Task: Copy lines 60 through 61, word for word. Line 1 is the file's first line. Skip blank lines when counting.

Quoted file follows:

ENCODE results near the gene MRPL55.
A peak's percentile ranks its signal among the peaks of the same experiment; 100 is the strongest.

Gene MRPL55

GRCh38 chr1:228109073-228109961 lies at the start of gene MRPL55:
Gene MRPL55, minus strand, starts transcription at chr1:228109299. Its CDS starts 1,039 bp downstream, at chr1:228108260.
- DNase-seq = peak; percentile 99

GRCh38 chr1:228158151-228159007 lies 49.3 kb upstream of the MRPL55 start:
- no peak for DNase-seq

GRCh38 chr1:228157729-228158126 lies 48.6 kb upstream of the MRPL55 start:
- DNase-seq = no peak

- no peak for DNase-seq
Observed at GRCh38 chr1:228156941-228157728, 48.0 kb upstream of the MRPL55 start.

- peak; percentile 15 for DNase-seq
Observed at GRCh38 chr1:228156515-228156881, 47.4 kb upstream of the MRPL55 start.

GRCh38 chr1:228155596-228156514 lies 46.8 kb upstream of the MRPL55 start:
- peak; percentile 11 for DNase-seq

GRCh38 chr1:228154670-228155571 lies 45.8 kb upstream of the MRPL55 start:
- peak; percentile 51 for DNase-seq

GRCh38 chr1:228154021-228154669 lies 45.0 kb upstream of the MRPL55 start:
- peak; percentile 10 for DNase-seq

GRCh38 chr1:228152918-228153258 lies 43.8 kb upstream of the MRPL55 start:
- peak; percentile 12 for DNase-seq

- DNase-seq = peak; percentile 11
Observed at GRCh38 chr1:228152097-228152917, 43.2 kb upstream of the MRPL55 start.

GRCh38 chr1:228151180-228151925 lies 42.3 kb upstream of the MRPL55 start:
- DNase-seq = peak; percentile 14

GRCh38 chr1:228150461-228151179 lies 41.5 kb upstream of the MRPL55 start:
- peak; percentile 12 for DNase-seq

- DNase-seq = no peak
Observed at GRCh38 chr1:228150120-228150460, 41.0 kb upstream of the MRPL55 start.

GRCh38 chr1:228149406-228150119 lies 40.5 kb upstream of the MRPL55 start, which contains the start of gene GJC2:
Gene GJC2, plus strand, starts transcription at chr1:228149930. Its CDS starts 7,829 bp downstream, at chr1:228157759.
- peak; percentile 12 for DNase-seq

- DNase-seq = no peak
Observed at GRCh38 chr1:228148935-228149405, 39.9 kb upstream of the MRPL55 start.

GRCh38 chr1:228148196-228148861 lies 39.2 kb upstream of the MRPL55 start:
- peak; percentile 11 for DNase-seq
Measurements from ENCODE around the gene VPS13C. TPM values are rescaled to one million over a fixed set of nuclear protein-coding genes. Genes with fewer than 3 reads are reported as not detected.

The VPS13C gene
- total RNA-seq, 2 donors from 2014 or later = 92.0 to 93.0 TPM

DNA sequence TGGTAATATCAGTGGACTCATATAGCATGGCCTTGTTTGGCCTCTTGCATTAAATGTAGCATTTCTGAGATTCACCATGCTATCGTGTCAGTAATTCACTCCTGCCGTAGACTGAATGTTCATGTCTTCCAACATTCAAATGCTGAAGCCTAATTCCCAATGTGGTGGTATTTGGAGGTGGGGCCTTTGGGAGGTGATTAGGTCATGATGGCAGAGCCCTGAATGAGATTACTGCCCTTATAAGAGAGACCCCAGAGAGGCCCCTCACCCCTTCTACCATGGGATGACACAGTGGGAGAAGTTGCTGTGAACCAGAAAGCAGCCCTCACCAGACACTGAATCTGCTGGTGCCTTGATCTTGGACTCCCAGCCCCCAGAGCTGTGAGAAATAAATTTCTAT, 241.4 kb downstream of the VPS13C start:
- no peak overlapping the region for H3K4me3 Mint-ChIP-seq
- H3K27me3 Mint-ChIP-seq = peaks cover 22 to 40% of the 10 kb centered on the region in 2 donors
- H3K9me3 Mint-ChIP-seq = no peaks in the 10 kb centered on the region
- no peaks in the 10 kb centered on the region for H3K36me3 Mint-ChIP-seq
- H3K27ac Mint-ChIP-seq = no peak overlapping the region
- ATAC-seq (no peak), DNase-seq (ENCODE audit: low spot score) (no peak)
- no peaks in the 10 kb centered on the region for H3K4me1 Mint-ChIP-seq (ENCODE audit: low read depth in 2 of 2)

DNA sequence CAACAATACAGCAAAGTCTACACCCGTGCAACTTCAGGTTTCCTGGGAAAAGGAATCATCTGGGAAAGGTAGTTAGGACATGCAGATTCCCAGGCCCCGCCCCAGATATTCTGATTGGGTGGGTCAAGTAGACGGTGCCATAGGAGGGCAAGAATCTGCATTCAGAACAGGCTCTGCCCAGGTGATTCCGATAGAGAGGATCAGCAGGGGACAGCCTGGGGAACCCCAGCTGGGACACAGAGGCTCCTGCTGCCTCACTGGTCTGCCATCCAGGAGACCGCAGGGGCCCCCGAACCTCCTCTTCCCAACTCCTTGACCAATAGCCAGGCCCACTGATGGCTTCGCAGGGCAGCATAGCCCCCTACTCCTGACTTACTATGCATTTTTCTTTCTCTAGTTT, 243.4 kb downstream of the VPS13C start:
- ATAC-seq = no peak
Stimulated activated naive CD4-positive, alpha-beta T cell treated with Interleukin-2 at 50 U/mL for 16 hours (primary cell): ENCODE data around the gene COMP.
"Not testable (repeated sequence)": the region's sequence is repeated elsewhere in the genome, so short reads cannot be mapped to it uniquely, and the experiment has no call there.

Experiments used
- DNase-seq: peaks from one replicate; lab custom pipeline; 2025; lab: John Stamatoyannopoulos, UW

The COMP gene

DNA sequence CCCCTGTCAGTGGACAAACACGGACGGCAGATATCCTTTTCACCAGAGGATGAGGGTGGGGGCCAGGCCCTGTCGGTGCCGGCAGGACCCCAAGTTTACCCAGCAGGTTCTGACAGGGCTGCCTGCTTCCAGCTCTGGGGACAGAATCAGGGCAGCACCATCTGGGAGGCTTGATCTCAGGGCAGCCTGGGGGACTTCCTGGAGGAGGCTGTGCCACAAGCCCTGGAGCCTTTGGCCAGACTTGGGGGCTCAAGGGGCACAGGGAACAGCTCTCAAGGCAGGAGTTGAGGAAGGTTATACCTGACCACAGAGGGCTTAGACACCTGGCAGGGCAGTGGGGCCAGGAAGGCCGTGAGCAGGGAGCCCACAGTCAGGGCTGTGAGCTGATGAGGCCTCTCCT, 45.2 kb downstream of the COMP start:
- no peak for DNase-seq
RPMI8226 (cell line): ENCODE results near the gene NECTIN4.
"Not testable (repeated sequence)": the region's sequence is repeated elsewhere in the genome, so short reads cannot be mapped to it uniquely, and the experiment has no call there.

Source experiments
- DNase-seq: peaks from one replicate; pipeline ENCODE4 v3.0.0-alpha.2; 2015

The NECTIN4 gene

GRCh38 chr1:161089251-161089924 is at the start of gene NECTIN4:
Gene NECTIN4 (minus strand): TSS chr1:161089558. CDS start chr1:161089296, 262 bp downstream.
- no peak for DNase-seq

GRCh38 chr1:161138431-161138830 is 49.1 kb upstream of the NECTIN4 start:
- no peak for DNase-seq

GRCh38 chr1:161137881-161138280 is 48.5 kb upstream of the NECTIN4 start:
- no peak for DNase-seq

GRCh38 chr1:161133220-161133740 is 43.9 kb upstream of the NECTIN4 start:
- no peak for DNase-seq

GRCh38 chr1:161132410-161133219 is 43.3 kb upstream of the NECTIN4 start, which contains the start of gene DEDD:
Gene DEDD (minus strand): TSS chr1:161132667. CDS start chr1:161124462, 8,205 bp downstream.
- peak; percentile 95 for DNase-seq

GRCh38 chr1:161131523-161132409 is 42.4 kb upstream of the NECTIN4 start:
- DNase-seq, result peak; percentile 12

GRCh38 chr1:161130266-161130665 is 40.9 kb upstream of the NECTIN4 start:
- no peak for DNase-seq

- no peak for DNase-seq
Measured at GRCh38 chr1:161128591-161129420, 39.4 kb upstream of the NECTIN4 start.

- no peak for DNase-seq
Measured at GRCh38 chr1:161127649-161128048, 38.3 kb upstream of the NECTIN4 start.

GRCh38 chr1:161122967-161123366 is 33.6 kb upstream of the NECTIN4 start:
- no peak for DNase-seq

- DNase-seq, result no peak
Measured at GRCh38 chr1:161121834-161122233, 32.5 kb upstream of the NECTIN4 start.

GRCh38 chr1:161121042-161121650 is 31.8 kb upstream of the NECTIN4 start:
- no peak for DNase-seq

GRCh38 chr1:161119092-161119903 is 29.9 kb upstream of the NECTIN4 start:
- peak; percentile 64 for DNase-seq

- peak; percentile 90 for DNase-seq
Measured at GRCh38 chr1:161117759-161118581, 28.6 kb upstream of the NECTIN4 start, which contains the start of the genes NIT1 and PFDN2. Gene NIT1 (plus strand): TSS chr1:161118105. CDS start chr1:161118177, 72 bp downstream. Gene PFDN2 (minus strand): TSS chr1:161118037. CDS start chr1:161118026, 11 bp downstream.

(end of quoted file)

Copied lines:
Source experiments
- DNase-seq: peaks from one replicate; pipeline ENCODE4 v3.0.0-alpha.2; 2015